There are artists whose work is promiscuous, tackling a vast array of subjects, moving like a hummingbird from one conceptual preoccupation to the next, sometimes in the same piece. And there are artists who are fixated, ruminating over one subject or theme throughout a lifetime of art production.
Daniel Barrow is shaping up to be the latter. Over the course of his ever-burgeoning career, which has thus far seen him twice nominated for the Sobey Art Award (among other accolades and achievements), he has, with an almost obsessive singlemindedness, worried the idea of melancholy, buttressed by a love of camp and a deep predilection for melodrama. His work — with the sole exception of the amazing video compilation Winnipeg Babysitter (a paean to the prairie public access offerings of yore) — plays in a decidedly minor key. Usually, he sits behind his trusty overhead projector, manipulating layer upon impossible layer of transparencies, narrating his tales of sad young lads, freaks, castoffs and other social misfits (and the dreadful fates that befall them) in his trademark tone: hushed, sibilant, deadpan.
Barrow’s newest show, Emotional Feelings, at the Art Gallery of York University (AGYU) is an exhilarating ramp-up of his work. His gallery shows, while not as direct and engaging as his performances, have always been excellent — usually, he takes the opportunity to display intimate, collaged drawings. For Emotional Feelings, he has managed to marry the best of his narrative work while expanding his static 2D work to epic proportions.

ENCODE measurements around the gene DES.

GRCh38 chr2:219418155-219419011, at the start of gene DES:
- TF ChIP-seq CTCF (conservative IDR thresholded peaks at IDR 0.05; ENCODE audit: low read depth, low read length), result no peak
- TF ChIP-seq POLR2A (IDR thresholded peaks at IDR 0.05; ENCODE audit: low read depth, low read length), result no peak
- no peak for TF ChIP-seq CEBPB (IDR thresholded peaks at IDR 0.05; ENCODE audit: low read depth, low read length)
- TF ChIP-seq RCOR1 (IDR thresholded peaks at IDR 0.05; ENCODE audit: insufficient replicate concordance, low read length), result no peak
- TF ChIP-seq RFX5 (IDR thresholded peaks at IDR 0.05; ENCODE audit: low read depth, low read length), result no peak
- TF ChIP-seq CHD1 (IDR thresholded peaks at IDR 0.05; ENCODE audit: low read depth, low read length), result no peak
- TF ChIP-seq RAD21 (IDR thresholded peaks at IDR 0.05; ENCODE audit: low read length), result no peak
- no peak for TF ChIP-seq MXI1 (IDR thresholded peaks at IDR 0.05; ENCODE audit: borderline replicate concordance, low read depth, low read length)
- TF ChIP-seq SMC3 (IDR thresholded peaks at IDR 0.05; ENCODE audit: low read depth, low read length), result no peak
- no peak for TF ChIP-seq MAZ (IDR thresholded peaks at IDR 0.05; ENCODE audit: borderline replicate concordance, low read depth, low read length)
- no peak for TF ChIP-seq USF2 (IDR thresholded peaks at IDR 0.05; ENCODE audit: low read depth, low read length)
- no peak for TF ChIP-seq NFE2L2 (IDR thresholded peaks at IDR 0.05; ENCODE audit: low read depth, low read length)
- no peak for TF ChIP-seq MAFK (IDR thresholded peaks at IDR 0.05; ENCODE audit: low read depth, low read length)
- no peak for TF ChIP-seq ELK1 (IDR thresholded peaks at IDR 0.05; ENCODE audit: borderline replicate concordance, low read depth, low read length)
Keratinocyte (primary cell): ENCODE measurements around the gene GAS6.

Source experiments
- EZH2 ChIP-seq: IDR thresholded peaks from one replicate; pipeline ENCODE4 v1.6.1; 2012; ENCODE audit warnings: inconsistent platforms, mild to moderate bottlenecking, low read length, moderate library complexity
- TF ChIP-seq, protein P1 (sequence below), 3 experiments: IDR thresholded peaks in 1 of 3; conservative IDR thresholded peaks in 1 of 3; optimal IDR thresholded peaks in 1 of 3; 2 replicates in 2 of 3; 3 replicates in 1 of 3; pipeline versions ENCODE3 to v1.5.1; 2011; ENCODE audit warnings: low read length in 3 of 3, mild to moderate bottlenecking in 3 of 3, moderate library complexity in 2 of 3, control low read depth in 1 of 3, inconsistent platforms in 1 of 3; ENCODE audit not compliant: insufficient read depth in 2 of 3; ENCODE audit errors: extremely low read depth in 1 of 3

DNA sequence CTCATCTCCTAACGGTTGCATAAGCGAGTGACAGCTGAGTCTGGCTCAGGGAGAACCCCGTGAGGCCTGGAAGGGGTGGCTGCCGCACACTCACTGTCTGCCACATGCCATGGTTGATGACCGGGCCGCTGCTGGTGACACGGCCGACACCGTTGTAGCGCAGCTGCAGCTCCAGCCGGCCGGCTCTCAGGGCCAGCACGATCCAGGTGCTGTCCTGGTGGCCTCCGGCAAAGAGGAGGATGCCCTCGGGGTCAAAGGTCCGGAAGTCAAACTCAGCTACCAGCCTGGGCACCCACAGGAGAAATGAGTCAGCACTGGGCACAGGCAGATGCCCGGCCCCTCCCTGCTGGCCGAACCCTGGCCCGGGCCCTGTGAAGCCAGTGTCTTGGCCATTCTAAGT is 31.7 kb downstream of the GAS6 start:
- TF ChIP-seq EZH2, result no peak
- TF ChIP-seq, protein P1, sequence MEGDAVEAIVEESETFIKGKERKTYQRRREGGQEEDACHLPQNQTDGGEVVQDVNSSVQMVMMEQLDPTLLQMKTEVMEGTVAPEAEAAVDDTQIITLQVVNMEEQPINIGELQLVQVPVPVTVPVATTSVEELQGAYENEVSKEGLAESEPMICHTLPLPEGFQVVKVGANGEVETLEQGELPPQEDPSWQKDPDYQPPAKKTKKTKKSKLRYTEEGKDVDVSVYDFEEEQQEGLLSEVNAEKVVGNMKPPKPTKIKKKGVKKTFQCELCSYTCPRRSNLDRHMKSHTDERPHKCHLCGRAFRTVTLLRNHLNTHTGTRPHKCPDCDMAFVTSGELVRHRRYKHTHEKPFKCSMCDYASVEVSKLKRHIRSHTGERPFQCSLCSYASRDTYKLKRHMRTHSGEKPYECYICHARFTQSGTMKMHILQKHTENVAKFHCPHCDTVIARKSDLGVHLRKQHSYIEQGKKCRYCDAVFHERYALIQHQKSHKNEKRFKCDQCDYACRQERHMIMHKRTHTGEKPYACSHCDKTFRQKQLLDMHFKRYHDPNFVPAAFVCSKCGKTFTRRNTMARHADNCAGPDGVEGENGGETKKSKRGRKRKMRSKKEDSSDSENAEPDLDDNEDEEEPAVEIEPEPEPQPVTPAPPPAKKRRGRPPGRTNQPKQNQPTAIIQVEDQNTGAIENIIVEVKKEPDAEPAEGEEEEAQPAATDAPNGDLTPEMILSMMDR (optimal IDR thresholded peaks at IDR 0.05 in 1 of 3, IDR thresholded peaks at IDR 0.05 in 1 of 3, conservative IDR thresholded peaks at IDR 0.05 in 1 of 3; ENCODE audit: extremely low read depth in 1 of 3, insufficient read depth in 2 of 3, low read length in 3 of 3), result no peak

The show consists of four projections, although even that is too simple a word to describe what’s going on. The two rooms of the AGYU are strewn with paraphernalia: a plethora of overhead projectors (naturally), DVD players (one of the projections has an animated component), various fans set astride shallow bowls of water. It’s an impossibly complex installation job, made all the more wondrous and magical by the results.
The four images hovering on the walls are of a corpulent rococo monarch fucking a mermaid on a four-poster bed (gallery-goers can animate his rutting); a stream of people falling to their doom, viewed through fluttering, parted curtains; a box of tissues diarrhetically spewing Kleenex (again, viewers can choose the box’s print); and a skinless man holding his epidermis aloft like a flapping overcoat.
As the double-whammy redundancy of the show’s title suggests, Barrow is after mood, and he achieves it in spades. The images are gorgeous, rendered in his trademark effete line, and they each have a biting melancholia to them. What makes the show so incredible is the vast gulf between the means and the ends. As I said, the means are scattered around the gallery: ungainly, outmoded, clunky things, archaic boxes of metal and plastic and wood. But Barrow turns them on, affixes his drawings and emotional feelings, adjusts them to and fro, turns on his special effects —here, nothing fancier than blowing fans over water to create the illusion of shimmering movement — and voilà! He makes them sing, and they sing the saddest, most beautiful songs.